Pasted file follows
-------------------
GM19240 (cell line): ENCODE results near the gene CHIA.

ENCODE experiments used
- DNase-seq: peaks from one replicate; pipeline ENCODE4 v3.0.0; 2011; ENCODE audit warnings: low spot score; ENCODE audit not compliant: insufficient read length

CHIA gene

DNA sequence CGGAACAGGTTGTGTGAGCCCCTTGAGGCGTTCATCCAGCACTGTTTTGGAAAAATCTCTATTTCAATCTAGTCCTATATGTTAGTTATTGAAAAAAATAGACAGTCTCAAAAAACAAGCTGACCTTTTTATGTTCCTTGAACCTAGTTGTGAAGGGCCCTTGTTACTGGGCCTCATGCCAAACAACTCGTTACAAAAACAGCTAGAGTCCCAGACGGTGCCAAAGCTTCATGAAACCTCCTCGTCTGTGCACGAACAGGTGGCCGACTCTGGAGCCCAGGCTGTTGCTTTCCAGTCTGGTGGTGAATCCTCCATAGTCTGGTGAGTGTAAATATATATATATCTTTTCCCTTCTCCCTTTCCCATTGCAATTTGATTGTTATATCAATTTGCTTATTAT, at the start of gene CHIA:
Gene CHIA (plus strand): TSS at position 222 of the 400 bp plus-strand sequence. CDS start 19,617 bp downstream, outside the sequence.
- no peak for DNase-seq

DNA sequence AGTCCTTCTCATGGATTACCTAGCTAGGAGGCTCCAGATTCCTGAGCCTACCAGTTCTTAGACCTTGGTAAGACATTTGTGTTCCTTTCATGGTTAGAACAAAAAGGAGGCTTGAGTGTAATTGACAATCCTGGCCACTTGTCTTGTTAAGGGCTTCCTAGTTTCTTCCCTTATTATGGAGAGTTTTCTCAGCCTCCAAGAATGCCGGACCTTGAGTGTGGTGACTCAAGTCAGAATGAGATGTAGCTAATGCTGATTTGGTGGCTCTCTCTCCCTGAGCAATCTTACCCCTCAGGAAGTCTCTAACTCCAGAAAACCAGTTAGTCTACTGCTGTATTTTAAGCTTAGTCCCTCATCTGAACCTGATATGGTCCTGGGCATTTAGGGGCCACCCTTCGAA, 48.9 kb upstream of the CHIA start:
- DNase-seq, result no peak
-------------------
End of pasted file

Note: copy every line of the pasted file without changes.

GM19240 (cell line): ENCODE results near the gene CHIA.

ENCODE experiments used
- DNase-seq: peaks from one replicate; pipeline ENCODE4 v3.0.0; 2011; ENCODE audit warnings: low spot score; ENCODE audit not compliant: insufficient read length

CHIA gene

DNA sequence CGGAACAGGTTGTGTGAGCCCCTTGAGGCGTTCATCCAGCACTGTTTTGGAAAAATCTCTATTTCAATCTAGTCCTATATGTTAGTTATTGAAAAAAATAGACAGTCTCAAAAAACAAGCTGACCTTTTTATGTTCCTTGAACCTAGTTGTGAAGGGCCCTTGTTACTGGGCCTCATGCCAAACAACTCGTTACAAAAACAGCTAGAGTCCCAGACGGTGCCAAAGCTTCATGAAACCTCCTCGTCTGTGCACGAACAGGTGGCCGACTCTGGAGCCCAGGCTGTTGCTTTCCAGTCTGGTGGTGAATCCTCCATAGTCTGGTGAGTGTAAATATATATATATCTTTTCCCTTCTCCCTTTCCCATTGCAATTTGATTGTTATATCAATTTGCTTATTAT, at the start of gene CHIA:
Gene CHIA (plus strand): TSS at position 222 of the 400 bp plus-strand sequence. CDS start 19,617 bp downstream, outside the sequence.
- no peak for DNase-seq

DNA sequence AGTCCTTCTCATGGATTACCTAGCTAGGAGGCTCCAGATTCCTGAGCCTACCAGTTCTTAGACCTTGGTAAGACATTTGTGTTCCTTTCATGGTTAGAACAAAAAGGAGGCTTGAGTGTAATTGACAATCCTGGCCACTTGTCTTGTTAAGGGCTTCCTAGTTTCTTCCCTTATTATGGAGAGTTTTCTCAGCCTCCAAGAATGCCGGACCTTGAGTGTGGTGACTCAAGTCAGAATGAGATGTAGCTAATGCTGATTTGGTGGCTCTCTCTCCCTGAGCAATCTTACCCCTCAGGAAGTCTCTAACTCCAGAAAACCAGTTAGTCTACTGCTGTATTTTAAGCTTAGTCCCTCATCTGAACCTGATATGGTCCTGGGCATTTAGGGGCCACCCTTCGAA, 48.9 kb upstream of the CHIA start:
- DNase-seq, result no peak